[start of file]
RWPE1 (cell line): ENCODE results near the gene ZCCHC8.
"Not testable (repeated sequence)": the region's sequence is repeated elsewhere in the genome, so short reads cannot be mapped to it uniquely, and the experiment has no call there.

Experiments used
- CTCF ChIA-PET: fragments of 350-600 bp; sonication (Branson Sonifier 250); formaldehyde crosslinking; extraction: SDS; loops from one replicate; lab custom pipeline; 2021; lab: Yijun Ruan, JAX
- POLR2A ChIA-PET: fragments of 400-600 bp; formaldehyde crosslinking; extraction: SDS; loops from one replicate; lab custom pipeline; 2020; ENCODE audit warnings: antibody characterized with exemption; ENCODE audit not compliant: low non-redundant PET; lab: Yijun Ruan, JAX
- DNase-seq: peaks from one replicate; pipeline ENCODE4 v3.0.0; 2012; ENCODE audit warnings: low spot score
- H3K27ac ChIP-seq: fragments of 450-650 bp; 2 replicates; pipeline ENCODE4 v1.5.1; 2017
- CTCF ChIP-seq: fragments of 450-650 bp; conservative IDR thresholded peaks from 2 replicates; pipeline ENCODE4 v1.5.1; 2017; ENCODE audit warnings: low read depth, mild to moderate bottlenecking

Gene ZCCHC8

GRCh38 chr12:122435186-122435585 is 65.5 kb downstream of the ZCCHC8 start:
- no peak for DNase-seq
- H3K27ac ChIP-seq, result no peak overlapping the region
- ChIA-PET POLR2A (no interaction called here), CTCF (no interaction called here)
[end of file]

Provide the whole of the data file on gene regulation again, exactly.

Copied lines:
RWPE1 (cell line): ENCODE results near the gene ZCCHC8.
"Not testable (repeated sequence)": the region's sequence is repeated elsewhere in the genome, so short reads cannot be mapped to it uniquely, and the experiment has no call there.

Experiments used
- CTCF ChIA-PET: fragments of 350-600 bp; sonication (Branson Sonifier 250); formaldehyde crosslinking; extraction: SDS; loops from one replicate; lab custom pipeline; 2021; lab: Yijun Ruan, JAX
- POLR2A ChIA-PET: fragments of 400-600 bp; formaldehyde crosslinking; extraction: SDS; loops from one replicate; lab custom pipeline; 2020; ENCODE audit warnings: antibody characterized with exemption; ENCODE audit not compliant: low non-redundant PET; lab: Yijun Ruan, JAX
- DNase-seq: peaks from one replicate; pipeline ENCODE4 v3.0.0; 2012; ENCODE audit warnings: low spot score
- H3K27ac ChIP-seq: fragments of 450-650 bp; 2 replicates; pipeline ENCODE4 v1.5.1; 2017
- CTCF ChIP-seq: fragments of 450-650 bp; conservative IDR thresholded peaks from 2 replicates; pipeline ENCODE4 v1.5.1; 2017; ENCODE audit warnings: low read depth, mild to moderate bottlenecking

Gene ZCCHC8

GRCh38 chr12:122435186-122435585 is 65.5 kb downstream of the ZCCHC8 start:
- no peak for DNase-seq
- H3K27ac ChIP-seq, result no peak overlapping the region
- ChIA-PET POLR2A (no interaction called here), CTCF (no interaction called here)